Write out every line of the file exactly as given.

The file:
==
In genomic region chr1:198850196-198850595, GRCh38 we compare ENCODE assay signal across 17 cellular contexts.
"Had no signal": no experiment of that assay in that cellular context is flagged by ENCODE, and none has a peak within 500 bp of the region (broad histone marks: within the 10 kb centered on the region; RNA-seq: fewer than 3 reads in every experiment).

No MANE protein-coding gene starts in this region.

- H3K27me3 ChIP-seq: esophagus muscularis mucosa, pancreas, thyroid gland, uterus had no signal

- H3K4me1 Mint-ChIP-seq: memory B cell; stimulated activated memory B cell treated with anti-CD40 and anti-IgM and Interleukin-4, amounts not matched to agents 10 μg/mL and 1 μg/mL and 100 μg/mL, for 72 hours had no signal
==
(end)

In genomic region chr1:198850196-198850595, GRCh38 we compare ENCODE assay signal across 17 cellular contexts.
"Had no signal": no experiment of that assay in that cellular context is flagged by ENCODE, and none has a peak within 500 bp of the region (broad histone marks: within the 10 kb centered on the region; RNA-seq: fewer than 3 reads in every experiment).

No MANE protein-coding gene starts in this region.

- H3K27me3 ChIP-seq: esophagus muscularis mucosa, pancreas, thyroid gland, uterus had no signal

- H3K4me1 Mint-ChIP-seq: memory B cell; stimulated activated memory B cell treated with anti-CD40 and anti-IgM and Interleukin-4, amounts not matched to agents 10 μg/mL and 1 μg/mL and 100 μg/mL, for 72 hours had no signal